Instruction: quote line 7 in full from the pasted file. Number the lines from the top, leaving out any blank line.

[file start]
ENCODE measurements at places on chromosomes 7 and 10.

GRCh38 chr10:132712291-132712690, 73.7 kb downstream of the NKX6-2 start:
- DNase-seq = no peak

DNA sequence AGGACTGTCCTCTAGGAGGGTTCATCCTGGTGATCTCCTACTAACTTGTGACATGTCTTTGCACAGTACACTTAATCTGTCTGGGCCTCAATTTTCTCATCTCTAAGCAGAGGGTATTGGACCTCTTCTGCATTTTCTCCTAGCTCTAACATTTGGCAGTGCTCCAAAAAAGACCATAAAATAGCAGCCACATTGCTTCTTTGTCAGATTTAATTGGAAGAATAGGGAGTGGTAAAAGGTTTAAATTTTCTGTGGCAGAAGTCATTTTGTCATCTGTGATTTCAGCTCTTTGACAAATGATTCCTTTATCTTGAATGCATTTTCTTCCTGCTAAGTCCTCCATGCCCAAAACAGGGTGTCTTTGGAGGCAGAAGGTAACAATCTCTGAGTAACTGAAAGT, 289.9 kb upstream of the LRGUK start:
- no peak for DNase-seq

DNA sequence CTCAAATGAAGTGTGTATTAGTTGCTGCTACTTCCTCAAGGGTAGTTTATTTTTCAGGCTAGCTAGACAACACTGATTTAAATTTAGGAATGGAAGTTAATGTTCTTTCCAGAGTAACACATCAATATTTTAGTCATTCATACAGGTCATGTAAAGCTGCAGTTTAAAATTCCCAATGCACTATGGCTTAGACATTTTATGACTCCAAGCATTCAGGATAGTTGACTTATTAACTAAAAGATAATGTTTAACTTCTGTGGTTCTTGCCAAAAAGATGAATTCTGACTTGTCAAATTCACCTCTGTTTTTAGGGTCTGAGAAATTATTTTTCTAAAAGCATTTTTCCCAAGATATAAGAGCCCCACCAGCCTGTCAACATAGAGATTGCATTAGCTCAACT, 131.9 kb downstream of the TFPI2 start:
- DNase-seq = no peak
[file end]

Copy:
- DNase-seq = no peak